Time was hastened by a steady diet of Haldol. Before Carl knew it, there was frost on the windows of the community room and snow on the ledges. The weeks he had spent here seemed a blur—a side-effect of the drugs, he supposed: he could remember meeting with Doctor Yume ever Monday, Wednesday and Friday morning like clockwork but he couldn’t really recall any individual meeting.
Carl and Max were sitting in the community room, playing poker with the Nazi and Adam. They had no money to gamble with but they used chips to keep score. At the moment, Carl was down, Adam stank and the Nazi had lost his last chip to Max. “What’ll it be, gentlemen?” he asked, doing his best Jim Backus impersonation. “Are you in?”
Carl looked at his hand: were it not for the four of diamonds peeking out, he’d have had a royal flush. He was short only the queen of hearts.
“I raise,” Adam said, tossing three more chips into the pot. “So, what’s the news in the other ward?” Carl looked up from his hand of red and took in the alarmed look that flashed on Max’s face. Max—the ever-informed Maxwell Swift—always had news from the other ward and the other patients perpetually pestered him for it. No one knew how he got it and no one cared; it didn’t even matter to them that the news never changed: Deimos was still railing at his captors, Suicide Dave was still incessantly whining, Pandora was still stroking her hellfire effigy and Sol Invictus was still asking for his mask…
“Same ol’, same ol’,” Max offered apathetically. “Are you in or what, Carl?”
“Nah,” Carl said, laying his hand down on the table. “I’m out.” Max’s attention shifted to Adam then and Carl took the moment to scrutinize his expression: as he expected, Max looked agitated. That expression returned any time the residents of the maximum security ward were brought up. If Carl had to muster up a reason, he supposed to all went back to his first day here, when Max told him to forget about Sol Invictus. Was that why he glared at anyone who asked about the other ward? Was he afraid Carl might pick up the suspicions he had surrendered along with his belt and shoe laces?
“Is that Sol Invictus guy still asking for his mask?” Adam asked. He chuckled to himself. “I wonder what he looks like. Have you ever seen his face, Max?”
Max shook his head. “I haven’t.”
“Man, I wonder what why he’s so obsessed with that mask… Think he’s horribly disfigured? Like, maybe his face was burnt off or something?”
“Are you gonna talk or are you gonna play cards?”
Grumbling, Adam laid down his hand and revealed a trio of 8’s—easily enough to best the strange hodgepodge of cards Max held: he held the Queen of Hearts that Carl had needed, the Ace of Spades, Three of Diamonds, Seven of Hearts and the King of Clubs. At the realization that he was victorious, Adam reached to rake the pot to him when a pair of doors was suddenly sucked down the hallway.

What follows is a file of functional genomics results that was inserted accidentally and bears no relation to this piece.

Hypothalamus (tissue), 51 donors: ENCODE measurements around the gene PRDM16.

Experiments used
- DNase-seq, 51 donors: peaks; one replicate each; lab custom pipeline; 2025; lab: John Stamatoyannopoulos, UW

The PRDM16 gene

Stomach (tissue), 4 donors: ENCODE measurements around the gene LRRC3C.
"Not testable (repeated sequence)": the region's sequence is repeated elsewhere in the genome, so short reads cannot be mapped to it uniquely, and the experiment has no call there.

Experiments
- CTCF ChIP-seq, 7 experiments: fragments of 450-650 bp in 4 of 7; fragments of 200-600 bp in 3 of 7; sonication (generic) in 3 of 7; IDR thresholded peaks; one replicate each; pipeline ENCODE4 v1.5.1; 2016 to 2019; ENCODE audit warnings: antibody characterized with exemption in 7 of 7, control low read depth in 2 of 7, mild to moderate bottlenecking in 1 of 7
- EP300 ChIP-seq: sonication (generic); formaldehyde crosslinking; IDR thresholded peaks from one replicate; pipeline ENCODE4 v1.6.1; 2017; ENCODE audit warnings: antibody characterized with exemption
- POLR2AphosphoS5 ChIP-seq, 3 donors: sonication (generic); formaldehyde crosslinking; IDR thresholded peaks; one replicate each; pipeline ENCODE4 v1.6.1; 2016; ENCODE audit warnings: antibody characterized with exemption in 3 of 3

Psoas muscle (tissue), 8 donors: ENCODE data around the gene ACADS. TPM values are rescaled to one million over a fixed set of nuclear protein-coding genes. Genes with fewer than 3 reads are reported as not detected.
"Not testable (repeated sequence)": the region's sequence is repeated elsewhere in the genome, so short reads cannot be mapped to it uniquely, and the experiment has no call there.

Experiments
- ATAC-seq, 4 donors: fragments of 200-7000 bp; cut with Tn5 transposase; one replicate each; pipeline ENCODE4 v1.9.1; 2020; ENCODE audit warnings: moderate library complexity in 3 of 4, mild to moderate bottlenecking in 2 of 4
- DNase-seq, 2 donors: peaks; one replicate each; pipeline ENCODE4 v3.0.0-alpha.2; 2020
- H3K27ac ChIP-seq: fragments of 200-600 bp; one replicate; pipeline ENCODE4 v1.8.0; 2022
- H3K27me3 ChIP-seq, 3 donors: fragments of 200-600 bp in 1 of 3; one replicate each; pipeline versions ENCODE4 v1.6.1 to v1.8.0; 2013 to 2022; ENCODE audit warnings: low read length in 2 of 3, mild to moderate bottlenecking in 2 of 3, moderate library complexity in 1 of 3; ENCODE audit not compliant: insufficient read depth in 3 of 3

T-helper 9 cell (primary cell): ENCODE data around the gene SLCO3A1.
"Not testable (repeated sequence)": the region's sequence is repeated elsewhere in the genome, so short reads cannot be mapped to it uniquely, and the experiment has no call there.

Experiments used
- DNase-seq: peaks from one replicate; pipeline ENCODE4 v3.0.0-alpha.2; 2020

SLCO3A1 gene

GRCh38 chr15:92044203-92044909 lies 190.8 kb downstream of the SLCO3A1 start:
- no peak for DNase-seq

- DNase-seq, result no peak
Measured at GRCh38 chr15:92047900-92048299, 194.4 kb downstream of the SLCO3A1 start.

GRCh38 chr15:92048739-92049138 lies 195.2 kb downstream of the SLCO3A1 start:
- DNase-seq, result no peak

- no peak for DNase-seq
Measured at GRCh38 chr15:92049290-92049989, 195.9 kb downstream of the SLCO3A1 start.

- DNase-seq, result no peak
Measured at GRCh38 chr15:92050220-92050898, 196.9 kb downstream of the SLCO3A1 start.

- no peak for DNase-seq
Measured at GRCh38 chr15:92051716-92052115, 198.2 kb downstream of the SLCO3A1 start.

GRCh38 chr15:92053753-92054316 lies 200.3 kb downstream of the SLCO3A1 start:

The sound of metal tearing away drew the attention of everyone in the room—both patients and the nursing staff alike. Carl could feel his heart beat racing: he didn’t know what had happened but he knew that something had happened. After weeks of wasting away on a diet of antipsychotics, something was happening… Thus far, all of his days had seamlessly blurred together, but now, something was happening to make today stand out.
For several tense moments, no one moved. Everyone just continued to stare at the threshold where a pair of doors had just been. Everyone was trying to rationalize exactly what had just happened. It was then that Carl realized that those doors led to the stairwell that led to the maximum security ward.
It was then that Mark inched his way over to peer in through the fractured doorway. Carl called to him—to tell him to move. If Mark could see what was in the stairwell, then what was in the stairwell could see him. Suddenly, a massive shape resembling a crumpled up ball of paper erupted from inside and smashed into Mark, crushing him between it and the wall ten feet behind him.
Carl shuddered as he realized the ball was forged from the doors: the doors had been ripped off their hinges and crumbled up into a ball that had been flung by an invisible force and with incredible speed.
Carl had seen a similar effect: it was nothing that Dipole, Mister Loder or Miss Bedford couldn’t do by commanding magnetic force.
It had to be the work of Sol Invictus.
Right on cue, the man emerged from the stairwell. His azure blanket was wrapped around his body like a cloak; his face was hidden behind a cobalt helm whose face had been fashioned into a sunburst.
Orderlies charged for him while a nurse ran to check on Mark. The windows groaned and the room was sprayed in an explosion of glass. The frames flew from the walls, writhing in the air as they sailed towards the madman’s former captors. The first was driven Carlos’ eye while another shot clean through Tony’s stomach. The bloody bar circled around for Paul and joined its brother in twisting around his neck.